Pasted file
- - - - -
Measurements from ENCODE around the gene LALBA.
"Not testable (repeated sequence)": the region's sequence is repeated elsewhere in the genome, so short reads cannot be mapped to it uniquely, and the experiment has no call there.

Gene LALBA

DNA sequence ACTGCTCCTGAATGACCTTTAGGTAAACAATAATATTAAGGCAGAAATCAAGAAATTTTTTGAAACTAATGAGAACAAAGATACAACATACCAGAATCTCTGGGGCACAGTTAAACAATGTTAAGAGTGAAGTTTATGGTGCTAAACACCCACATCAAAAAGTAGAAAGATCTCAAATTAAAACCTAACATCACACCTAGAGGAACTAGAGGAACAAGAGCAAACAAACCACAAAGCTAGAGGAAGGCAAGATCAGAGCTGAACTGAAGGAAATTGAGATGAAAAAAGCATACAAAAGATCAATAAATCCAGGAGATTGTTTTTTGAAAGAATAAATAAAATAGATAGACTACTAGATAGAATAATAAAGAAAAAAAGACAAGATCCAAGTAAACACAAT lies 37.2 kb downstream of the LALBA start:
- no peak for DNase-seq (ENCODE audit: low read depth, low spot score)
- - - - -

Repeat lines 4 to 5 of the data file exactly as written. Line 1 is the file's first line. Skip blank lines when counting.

DNA sequence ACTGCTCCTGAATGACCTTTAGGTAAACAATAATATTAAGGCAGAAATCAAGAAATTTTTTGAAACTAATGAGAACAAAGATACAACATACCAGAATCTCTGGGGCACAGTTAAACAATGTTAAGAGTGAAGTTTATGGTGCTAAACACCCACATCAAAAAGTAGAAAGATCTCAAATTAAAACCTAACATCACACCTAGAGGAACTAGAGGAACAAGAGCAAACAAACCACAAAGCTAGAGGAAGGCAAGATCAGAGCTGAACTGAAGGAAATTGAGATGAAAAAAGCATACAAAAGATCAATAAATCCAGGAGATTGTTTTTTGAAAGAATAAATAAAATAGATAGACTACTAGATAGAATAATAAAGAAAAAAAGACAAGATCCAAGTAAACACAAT lies 37.2 kb downstream of the LALBA start:
- no peak for DNase-seq (ENCODE audit: low read depth, low spot score)